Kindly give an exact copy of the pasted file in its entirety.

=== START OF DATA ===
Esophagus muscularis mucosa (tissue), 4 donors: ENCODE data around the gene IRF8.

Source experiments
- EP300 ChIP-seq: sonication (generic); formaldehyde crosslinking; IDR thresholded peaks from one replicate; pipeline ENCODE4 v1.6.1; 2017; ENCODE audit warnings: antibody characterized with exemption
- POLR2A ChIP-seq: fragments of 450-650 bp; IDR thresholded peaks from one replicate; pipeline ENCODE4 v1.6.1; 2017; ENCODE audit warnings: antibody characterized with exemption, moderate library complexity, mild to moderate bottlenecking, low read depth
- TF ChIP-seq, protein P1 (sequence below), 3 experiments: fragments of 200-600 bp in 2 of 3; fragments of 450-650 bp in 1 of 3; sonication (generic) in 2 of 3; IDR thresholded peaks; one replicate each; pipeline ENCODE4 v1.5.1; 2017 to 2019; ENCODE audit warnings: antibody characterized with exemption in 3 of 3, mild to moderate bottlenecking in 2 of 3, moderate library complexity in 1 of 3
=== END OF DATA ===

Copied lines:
Esophagus muscularis mucosa (tissue), 4 donors: ENCODE data around the gene IRF8.

Source experiments
- EP300 ChIP-seq: sonication (generic); formaldehyde crosslinking; IDR thresholded peaks from one replicate; pipeline ENCODE4 v1.6.1; 2017; ENCODE audit warnings: antibody characterized with exemption
- POLR2A ChIP-seq: fragments of 450-650 bp; IDR thresholded peaks from one replicate; pipeline ENCODE4 v1.6.1; 2017; ENCODE audit warnings: antibody characterized with exemption, moderate library complexity, mild to moderate bottlenecking, low read depth
- TF ChIP-seq, protein P1 (sequence below), 3 experiments: fragments of 200-600 bp in 2 of 3; fragments of 450-650 bp in 1 of 3; sonication (generic) in 2 of 3; IDR thresholded peaks; one replicate each; pipeline ENCODE4 v1.5.1; 2017 to 2019; ENCODE audit warnings: antibody characterized with exemption in 3 of 3, mild to moderate bottlenecking in 2 of 3, moderate library complexity in 1 of 3